Analyst calls

Are we missing the bigger picture; and this is happening globally?

Over the last few quarters, we are increasingly seeing analysts being off the mark on quarterly earnings estimates. This is not only happening in India but also across most other major geographies. Recently, we have also seen analysts going awfully wrong on estimating the trajectory of oil and copper prices. What is the bigger picture that is emerging?

The Goldman Sachs story… 

Recently, Goldman Sachs decided to do a detailed analysis of how it got two recent trades awfully wrong. The first pertained to its call on crude oil prices and the second pertained to its call on copper prices. What was surprising was not that Goldman got the call wrong. Such bad estimates are quite common in markets. The reason Goldman is getting to the bottom of the matter is that analysts had missed out certain very obvious possibilities.

When the OPEC had decided to cut its oil supply by 1.8 million bpd, Goldman was betting on a rise in crude prices. While it did happen initially, crude oil prices retreated sharply afterwards as stockpiles and higher US output bridged the supply gap. Even in case of copper, while Goldman was bullish, the sharp correction was caused by aggressive de-stocking of copper by dealers at higher levels. This sharp crash in copper prices was something that Goldman Sachs had really not bargained for!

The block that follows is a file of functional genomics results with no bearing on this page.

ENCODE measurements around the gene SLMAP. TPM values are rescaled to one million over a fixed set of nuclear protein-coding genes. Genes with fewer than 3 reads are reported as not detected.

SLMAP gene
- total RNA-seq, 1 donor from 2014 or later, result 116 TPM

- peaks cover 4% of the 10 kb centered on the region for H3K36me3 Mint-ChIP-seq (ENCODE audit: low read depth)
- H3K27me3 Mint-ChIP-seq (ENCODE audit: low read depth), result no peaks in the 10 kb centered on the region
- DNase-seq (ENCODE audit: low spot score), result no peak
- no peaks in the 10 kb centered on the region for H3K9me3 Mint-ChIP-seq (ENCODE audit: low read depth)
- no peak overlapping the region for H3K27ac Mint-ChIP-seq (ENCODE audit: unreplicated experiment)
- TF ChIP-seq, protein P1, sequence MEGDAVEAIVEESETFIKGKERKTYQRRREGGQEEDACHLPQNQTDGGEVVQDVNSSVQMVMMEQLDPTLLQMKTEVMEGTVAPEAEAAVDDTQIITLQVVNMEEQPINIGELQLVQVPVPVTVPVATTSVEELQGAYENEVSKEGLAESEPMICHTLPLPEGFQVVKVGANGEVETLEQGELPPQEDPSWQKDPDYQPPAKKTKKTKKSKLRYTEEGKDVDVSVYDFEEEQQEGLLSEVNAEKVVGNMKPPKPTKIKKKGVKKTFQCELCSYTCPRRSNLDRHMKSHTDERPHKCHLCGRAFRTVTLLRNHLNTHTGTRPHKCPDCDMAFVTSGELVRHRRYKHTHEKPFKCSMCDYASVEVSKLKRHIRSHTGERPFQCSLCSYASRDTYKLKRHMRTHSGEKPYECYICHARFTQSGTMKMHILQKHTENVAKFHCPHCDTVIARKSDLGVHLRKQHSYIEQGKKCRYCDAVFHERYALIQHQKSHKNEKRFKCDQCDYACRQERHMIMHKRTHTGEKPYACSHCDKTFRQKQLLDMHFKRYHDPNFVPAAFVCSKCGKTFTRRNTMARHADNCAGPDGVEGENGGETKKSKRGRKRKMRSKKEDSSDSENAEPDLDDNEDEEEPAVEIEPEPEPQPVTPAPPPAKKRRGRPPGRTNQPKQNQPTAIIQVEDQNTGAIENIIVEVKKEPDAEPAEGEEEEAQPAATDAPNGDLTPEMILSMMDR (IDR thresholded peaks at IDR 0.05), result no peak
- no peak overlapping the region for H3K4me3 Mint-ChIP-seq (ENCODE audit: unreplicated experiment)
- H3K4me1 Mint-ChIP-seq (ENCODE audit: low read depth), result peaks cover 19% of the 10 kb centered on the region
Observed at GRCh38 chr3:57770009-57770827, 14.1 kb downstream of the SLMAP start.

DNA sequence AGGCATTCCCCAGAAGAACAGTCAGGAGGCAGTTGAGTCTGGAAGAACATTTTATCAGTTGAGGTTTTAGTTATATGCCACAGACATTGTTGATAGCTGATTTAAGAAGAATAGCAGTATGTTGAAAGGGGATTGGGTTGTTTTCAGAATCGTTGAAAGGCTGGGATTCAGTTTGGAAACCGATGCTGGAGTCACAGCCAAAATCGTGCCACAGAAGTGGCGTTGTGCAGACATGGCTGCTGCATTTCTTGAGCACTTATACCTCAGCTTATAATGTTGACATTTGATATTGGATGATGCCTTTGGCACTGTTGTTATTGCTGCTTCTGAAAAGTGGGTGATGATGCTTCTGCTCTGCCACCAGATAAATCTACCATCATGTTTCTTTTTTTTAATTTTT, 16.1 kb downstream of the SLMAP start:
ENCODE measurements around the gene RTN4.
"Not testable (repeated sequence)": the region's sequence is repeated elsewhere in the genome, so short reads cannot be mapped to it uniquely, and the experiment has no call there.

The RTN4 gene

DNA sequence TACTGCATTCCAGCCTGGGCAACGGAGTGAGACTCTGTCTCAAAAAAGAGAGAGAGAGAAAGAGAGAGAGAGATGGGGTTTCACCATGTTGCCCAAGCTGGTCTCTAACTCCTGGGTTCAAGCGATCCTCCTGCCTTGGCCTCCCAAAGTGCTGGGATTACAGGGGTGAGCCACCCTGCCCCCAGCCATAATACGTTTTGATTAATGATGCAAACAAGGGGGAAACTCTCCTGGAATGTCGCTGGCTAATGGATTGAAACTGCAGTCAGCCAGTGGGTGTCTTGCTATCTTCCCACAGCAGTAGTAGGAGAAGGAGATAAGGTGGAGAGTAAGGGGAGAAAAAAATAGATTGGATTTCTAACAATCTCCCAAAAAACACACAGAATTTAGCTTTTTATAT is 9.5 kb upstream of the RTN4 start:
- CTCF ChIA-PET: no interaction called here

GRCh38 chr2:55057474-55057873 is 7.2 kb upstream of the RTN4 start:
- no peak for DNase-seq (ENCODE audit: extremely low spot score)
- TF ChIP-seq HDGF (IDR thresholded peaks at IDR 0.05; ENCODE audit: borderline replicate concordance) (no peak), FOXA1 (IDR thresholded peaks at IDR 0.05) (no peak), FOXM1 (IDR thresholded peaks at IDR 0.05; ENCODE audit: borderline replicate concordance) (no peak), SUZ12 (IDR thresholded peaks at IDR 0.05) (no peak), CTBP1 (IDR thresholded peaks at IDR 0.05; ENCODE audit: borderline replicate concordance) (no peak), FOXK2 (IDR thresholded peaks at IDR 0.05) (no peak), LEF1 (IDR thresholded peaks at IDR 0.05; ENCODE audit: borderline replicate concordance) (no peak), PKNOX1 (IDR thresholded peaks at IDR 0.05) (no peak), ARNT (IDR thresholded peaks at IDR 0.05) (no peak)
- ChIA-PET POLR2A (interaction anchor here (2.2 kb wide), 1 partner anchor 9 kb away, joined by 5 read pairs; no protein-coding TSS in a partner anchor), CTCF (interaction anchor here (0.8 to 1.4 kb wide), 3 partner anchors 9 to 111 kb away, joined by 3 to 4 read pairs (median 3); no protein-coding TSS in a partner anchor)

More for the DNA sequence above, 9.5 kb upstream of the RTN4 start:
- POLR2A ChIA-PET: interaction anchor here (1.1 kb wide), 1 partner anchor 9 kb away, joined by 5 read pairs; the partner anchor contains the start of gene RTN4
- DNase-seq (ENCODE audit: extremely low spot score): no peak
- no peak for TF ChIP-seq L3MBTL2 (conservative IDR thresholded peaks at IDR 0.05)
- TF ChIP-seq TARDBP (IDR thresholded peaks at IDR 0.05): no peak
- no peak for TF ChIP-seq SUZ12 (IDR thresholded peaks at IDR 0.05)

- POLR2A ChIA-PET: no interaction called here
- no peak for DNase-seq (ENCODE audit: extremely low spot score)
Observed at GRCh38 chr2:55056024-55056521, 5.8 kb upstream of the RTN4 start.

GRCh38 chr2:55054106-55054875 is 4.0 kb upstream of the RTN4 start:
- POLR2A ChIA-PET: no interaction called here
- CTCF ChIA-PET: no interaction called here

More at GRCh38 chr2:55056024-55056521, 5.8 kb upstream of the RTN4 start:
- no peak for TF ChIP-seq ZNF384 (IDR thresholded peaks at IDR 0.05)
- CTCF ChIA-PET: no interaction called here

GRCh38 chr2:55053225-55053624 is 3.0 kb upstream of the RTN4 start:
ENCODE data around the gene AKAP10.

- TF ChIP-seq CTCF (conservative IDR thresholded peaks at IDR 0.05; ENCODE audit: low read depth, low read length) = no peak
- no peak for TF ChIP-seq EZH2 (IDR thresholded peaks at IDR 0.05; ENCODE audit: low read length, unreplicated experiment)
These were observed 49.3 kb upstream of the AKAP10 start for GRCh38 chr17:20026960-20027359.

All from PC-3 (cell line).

Is this becoming a trend? 

While it may be unfair to arrive at broad conclusions, there is definitely a shift as more brokers are getting their asset class views wrong. There are possibly two reasons for the same. Firstly, the global market has become more integrated and therefore it has become more complex. Estimating commodity price is not as straightforward as taking a view on Chinese demand growth. Second is the role of technology. Global business is currently on the cusp of some radical shifts in the use of tech with the emergence of analytics, cloud and Internet of Things (IOT). All these are likely to create shifts in business that are, perhaps, hard to comprehend for the human mind.

So, what is Goldman doing?

Goldman has taken the lead in relying more on robotic solutions. The need of the hour is to evaluate more data points and more permutations in relationships to arrive at a more credible situation. For example, Goldman has reduced the number of dealers from 600 to just 2 on its global trading desk. These jobs will be increasingly given to robots and algos. We could see a similar trend for analysts too. It is, perhaps, too manpower-intensive and the emerging challenges call for more of data handling and lateral analysis. It is just that the world of financial markets is changing. Welcome to High-Tech Markets!  ©

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